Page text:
As I hope is evident, trudacot tries to get at some specific, concrete ‘look-fors’ that can help educators think about what they might change. In other words, we are attempting with trudacot to make explicit the kinds of questions we might ask when considering which intersection of TPACK – or level of SAMR – a particular instance of technology integration may be inhabiting (and how to shift it toward more robustness).
Using trudacot
The complete, annotated, first version of trudacot is now available and includes some tips for usage. First and foremost is the suggestion to focus on just one or two sections of the template. Unless we’re designing a big, multi-week project, we need to pick and choose a few focal areas rather than trying to cover the entire template. Let me be clear: the trudacot template should NOT be used as a massive checklist of things that should be present in a teacher’s lesson or unit. A second suggestion is to answer a question or two from trudacot about a lesson or unit – preferably in small groups, not just individually – and then ask, ‘If we wanted the answer(s) to the question(s) to be different, how could we redesign this to make that desired answer happen instead?’ THIS is where the powerful conversations occur; THIS is the work we should be doing with educators. Finally, we are finding trudacot to have the most power as an up-front brainstorming, idea-generating, and design tool, not an after-the-fact evaluative tool. We want educators thinking about lesson and unit (re)design in ways that are safe and generative, not worrying about being judged.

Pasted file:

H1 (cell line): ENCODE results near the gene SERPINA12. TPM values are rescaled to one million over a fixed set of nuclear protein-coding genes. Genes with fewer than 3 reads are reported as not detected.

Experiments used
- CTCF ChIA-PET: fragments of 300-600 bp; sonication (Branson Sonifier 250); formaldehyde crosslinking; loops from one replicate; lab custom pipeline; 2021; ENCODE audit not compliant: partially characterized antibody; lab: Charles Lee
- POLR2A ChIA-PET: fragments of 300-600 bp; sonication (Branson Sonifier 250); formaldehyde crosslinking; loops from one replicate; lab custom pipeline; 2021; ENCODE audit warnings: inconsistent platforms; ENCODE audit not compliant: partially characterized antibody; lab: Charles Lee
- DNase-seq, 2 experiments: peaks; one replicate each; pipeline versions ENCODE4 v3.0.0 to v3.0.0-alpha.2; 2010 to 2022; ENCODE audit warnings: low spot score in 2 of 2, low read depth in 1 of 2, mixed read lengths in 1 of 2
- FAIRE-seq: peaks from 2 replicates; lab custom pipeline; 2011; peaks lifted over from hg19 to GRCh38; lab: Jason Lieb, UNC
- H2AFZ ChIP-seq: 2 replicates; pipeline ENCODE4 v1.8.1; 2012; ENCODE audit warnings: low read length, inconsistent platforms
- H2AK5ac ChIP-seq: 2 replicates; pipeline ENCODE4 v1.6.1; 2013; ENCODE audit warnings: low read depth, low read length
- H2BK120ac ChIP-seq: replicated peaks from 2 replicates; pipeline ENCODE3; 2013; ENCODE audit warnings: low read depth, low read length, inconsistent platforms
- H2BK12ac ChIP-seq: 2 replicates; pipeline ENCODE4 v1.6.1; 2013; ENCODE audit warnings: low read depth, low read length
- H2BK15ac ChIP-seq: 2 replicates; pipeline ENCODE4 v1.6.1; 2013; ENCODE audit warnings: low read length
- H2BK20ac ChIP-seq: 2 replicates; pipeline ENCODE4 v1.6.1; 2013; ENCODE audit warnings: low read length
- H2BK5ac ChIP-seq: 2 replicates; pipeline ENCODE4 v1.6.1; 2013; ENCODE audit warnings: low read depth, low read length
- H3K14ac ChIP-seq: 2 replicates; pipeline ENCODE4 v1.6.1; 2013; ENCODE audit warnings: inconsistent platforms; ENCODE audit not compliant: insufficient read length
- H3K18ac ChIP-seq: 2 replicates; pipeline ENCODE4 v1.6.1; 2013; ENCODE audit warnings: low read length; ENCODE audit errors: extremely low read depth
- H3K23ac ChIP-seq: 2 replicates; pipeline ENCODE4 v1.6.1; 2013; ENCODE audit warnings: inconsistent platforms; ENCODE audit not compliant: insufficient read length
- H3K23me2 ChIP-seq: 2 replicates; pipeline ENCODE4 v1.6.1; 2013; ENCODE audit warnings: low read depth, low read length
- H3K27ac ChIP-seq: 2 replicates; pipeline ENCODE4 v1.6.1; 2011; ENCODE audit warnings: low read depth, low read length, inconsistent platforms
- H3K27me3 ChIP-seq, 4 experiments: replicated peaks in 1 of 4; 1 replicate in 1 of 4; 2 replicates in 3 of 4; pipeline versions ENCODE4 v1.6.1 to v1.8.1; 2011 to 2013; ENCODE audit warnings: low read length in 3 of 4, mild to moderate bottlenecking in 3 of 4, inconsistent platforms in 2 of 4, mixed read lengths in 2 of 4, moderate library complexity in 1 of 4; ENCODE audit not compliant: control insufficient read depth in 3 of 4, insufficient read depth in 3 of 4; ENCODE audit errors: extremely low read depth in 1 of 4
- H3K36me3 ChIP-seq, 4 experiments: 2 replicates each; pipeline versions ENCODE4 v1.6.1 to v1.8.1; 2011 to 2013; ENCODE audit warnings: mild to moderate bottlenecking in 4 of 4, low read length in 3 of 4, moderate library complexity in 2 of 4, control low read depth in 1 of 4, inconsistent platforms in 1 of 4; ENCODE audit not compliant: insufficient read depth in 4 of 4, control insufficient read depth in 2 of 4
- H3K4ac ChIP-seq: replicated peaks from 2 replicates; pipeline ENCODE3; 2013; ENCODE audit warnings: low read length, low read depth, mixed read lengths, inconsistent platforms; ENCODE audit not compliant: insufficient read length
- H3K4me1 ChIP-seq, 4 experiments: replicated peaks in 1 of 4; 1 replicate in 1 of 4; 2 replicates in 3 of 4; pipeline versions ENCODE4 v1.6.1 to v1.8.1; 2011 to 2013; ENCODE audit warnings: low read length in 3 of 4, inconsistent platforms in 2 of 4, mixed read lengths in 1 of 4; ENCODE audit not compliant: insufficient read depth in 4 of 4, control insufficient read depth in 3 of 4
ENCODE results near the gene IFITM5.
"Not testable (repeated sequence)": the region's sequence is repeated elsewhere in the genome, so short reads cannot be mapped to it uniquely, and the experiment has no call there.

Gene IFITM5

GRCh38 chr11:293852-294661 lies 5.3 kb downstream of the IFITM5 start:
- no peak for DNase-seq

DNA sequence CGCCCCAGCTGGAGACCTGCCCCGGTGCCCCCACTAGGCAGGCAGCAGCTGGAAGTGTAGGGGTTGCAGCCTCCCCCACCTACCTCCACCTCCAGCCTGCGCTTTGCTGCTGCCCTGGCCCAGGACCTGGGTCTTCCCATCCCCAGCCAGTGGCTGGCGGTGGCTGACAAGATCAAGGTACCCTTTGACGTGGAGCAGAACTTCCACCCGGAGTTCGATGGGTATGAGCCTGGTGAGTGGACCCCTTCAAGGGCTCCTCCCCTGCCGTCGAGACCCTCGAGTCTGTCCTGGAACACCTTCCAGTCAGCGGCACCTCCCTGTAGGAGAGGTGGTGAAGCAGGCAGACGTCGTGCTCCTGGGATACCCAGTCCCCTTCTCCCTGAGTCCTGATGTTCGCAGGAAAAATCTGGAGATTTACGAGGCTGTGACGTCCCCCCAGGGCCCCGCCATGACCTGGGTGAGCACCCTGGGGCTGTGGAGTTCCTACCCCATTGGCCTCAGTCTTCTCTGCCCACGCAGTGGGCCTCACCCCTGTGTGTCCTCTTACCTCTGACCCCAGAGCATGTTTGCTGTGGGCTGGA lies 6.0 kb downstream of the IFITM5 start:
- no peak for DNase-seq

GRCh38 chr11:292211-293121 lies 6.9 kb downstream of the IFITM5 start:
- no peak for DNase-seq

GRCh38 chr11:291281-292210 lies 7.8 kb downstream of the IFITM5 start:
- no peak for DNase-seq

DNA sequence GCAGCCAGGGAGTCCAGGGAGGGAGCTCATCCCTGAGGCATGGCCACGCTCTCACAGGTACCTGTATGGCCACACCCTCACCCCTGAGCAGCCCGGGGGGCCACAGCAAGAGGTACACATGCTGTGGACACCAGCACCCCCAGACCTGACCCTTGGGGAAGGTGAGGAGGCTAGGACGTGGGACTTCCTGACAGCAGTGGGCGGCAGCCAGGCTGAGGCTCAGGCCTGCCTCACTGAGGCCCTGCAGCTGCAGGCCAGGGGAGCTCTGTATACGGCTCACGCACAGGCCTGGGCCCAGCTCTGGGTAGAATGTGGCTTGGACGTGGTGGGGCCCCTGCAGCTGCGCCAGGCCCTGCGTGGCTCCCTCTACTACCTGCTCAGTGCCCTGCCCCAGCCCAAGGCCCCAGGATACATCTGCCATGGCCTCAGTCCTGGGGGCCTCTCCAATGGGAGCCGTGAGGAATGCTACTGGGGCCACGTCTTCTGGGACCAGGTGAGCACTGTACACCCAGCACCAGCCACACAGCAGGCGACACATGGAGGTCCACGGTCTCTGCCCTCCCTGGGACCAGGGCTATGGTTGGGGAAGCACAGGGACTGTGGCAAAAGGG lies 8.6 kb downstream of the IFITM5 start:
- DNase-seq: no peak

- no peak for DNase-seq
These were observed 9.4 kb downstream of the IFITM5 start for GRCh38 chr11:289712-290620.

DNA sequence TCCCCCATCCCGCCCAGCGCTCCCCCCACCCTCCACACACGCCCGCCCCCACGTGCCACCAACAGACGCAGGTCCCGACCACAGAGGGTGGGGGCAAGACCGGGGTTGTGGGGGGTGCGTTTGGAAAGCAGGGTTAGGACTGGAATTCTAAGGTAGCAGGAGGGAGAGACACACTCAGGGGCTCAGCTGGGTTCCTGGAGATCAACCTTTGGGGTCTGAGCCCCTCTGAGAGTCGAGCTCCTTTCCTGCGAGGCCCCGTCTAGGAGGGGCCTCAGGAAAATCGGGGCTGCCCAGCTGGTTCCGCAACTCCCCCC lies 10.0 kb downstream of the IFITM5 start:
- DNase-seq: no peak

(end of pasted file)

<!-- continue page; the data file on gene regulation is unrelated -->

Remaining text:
In addition to the trudacot itself, you’re welcome to see the resources that we considered when creating the template and/or sign up on our mailing list for updates. Soon I will post some examples of how we have been introducing and using trudacot in our pilot activities this past spring and summer. Until then, I hope that you find trudacot useful to your own technology integration efforts and that it helps you foster rich discussions about lesson and unit (re)design with your educators. Please stay in touch as you have questions, ideas, and suggestions. The trudacot template is very much a work in progress – help us #makeitbetter! The more people that we have looking at and working with trudacot, the more useful it can become. Julie and I would love to hear how you’ve been using trudacot yourself so let us know!
Happy Leadership Day 2014, everyone. Thanks to all of you for helping me celebrate my blog birthday!

Slide presentations are the new 5-paragraph essay

John Robinson said: